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Acquired Pigmentary Disorders

Acquired Pigmentary Disorders - What is it for

Post-Inflammatory Dyspigmentation
  • Post-inflammatory dyspigmentation is a common skin problem seen in children and adults darker skin types. 
  • Patients experience either darker (hyperpigmentation) or lighter skin patches (hypopigmentation).
  • It typically arises in areas with preceding inflammation or red/pink rashes. It can also arise post procedures e.g. laser, electrocautery, cryotherapy.
  • Common preceding skin conditions include and are not limited to atopic dermatitis, seborrheic dermatitis, psoriasis, acne vulgaris, insect bites, contact dermatitis.
  • Repigmentation to normal skin colour is possible only if the underlying rashes and inflammation are treated. The time taken is variable and can stretch from weeks to months to more than a year.
  • Strict sun avoidance and use of sunscreens are recommended as the hypopigmented areas are unable to tan and the hyperpigmented areas become darker with sun exposure.
  • Topical lightening agents may be considered and should be discussed with the dermatologist.
Pityriasis Alba
  • Pityriasis alba (PA) is a common skin problem seen in children and adolescents.
  • Patients with PA may have a background or family history of atopic dermatitis/eczema, allergic rhinitis or asthma.
  • PA appears as areas of lighter coloured skin, usually on the face and neck regions. A fine, dry scale may be seen on the surface of affected skin. These areas are unable to tan after sun exposure.
  • Many cases appear after a period of sun exposure (especially after swimming), because of the contrast between normal skin that can tan and affected areas that cannot tan.
  • Treatment includes frequent use of moisturisers, and application of mild topical steroids or calcineurin inhibitors (e.g. pimecrolimus cream or tacrolimus ointment) once or twice daily.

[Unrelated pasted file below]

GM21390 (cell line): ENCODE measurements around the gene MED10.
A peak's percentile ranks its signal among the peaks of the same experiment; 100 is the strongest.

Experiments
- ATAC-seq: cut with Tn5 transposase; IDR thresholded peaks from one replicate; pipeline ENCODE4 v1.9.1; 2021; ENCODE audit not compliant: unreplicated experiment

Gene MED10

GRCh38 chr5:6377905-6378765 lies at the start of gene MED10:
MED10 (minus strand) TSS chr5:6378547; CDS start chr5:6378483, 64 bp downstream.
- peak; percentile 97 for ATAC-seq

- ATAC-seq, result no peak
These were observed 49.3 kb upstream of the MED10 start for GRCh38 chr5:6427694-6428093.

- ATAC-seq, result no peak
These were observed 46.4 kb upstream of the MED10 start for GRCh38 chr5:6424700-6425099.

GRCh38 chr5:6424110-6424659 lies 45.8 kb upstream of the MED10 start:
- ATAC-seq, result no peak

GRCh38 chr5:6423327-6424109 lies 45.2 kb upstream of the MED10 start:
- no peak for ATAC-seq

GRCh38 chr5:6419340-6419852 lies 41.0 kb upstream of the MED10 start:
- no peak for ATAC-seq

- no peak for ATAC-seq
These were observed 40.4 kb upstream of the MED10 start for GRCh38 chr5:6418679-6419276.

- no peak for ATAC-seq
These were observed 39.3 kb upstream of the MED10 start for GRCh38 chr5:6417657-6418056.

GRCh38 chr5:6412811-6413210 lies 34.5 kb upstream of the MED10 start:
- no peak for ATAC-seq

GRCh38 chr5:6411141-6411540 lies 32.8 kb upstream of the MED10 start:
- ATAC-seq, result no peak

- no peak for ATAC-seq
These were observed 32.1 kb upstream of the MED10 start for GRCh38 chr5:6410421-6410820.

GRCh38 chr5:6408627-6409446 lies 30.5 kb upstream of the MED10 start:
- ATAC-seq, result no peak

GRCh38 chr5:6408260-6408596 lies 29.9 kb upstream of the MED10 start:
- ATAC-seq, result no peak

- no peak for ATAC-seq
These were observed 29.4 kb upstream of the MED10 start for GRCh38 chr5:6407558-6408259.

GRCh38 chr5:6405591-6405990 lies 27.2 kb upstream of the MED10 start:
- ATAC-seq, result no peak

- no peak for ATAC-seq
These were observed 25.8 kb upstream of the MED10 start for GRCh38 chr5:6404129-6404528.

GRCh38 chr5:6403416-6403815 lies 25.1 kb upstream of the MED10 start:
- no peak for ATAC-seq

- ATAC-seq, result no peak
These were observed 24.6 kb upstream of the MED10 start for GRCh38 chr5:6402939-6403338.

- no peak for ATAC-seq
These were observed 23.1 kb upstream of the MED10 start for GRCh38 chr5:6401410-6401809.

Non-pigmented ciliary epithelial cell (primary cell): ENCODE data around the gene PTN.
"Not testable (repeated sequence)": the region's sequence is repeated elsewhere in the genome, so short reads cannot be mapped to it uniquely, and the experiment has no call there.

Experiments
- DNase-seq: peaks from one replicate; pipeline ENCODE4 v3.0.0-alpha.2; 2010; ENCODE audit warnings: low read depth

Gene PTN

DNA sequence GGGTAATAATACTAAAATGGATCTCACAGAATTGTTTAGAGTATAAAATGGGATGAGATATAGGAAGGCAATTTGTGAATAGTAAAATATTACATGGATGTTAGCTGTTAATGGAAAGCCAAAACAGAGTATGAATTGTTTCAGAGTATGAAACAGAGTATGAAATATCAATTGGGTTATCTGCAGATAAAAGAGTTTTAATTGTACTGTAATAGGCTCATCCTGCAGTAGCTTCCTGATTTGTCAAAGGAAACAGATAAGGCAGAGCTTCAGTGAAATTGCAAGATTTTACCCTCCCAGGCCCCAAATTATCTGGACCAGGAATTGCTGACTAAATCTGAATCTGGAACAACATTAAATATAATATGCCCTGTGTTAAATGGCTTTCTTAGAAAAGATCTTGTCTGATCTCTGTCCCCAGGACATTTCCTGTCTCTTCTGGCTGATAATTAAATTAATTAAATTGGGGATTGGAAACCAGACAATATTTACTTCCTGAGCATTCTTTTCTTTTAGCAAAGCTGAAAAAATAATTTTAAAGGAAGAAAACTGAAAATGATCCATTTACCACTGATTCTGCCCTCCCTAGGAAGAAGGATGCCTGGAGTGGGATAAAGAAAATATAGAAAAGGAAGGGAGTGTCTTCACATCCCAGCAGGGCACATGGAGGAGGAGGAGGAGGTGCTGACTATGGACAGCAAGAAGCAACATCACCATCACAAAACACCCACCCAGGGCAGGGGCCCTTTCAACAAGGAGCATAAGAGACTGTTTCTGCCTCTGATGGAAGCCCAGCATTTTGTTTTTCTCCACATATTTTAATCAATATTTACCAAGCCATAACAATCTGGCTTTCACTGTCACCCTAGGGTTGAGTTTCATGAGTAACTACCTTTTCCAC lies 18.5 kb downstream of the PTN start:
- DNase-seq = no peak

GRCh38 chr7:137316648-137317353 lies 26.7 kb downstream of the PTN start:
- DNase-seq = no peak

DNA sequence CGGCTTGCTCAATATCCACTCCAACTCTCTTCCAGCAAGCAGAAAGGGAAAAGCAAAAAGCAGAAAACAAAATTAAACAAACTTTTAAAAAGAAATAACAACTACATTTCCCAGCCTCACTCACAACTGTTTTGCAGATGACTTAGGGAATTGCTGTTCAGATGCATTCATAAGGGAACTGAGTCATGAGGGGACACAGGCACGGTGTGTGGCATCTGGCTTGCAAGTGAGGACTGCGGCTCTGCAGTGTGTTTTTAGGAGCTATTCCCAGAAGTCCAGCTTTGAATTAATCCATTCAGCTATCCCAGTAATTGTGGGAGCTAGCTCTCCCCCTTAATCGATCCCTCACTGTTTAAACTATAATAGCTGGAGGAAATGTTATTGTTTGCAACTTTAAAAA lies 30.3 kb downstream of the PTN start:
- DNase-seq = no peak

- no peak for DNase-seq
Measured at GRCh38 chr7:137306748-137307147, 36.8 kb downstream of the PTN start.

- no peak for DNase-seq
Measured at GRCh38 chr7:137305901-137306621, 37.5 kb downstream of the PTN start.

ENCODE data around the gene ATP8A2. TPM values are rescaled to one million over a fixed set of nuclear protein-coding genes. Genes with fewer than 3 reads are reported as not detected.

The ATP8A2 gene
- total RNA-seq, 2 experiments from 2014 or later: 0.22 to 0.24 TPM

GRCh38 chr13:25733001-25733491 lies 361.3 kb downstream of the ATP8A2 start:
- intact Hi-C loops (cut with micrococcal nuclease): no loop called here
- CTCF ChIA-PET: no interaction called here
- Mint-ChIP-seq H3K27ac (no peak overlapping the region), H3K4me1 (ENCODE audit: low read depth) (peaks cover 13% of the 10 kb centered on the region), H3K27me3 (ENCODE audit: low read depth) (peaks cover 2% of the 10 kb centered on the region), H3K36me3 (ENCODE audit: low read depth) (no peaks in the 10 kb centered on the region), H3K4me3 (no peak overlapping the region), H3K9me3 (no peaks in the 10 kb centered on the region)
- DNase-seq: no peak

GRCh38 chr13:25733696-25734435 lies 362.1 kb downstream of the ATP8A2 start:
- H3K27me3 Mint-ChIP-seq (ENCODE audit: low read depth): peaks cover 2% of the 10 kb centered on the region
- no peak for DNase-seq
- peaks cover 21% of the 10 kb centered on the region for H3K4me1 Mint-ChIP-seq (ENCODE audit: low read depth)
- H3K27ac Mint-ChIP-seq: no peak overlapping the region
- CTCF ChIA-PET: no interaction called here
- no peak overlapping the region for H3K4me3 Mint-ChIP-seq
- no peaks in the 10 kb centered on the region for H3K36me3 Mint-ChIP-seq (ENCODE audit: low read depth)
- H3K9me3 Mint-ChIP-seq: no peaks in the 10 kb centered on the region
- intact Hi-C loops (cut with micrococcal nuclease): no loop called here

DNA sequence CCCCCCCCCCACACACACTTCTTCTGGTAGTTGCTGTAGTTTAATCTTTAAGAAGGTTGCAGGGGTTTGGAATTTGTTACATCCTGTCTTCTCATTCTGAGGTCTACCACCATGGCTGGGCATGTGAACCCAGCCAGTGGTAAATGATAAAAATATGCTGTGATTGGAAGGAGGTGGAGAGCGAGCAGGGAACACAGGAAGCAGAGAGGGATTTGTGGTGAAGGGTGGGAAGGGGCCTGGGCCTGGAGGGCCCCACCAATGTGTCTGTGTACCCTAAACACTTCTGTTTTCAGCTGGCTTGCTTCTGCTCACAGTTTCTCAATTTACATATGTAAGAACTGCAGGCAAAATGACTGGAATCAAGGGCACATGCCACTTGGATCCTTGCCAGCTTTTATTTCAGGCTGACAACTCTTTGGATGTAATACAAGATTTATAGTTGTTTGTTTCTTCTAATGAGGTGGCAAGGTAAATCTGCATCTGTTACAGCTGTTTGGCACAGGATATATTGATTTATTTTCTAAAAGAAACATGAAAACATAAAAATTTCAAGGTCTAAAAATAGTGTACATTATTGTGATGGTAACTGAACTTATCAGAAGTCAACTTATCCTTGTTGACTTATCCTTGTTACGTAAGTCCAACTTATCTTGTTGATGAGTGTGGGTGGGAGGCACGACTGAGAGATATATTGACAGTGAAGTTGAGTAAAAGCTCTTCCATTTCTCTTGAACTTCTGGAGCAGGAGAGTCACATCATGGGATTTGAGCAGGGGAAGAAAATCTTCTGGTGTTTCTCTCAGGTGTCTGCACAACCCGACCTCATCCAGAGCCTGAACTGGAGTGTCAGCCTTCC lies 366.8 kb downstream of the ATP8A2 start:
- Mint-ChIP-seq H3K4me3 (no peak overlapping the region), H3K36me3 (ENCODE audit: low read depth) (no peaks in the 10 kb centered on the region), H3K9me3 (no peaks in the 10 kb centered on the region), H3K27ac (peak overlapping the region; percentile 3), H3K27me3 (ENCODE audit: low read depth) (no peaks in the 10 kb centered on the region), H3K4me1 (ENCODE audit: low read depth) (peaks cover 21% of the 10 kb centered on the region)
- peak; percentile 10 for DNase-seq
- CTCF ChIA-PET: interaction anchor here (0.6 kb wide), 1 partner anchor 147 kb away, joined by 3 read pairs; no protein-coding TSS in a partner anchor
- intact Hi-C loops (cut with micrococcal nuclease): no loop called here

• Sun protection with the use of sunscreens (SPF 30 or more) can prevent worsening of the condition.
  • Vitiligo is an acquired form of decreased skin pigmentation due to an immune reaction against pigment cells in the skin. The condition has a genetic basis and may affect several family members.
  • Vitiligo affects about 1% of the population and can begin at any age.
  • Although most patients are otherwise healthy, a handful of patients may have other autoimmune disorders e.g. thyroid disease, diabetes. Your doctor may recommend further tests if these are suspected.
  • Vitiligo presents as white patches with well-defined borders. Hairs within the affected areas may also be white (poliosis).
  • The course of vitiligo is variable. Some patients may present with only one affected area (localised). Other patients may present with more extensively affected areas (generalised). The lesions may sometimes regain their colour spontaneously over months or years.
  • Treatment options for children with vitiligo include topical therapy (topical steroids or calcineurin inhibitors e.g. tacrolimus ointment) and phototherapy (narrow band UVB or targeted UVB phototherapy). Surgical treatment (e.g. grafting) may be used for adolescents with stable lesions that do not respond to traditional treatments. Your/your child’s doctor will decide which treatment is most appropriate.
  • Cosmetic camouflage (e.g. Dermablend or Covermark) can be used to hide lesions of vitiligo. In patients with extensive vitiligo that have failed treatment, permanent depigmentation of normal skin with 20% monobenzyl ether of hydroquinone may be considered.

The information above is also available for download in pdf format.

Acquired Pigmentary Disorders - Symptoms

Acquired Pigmentary Disorders - How to prevent?

Acquired Pigmentary Disorders - Causes and Risk Factors

Acquired Pigmentary Disorders - Diagnosis

Acquired Pigmentary Disorders - Treatments

Acquired Pigmentary Disorders - Preparing for surgery

Acquired Pigmentary Disorders - Post-surgery care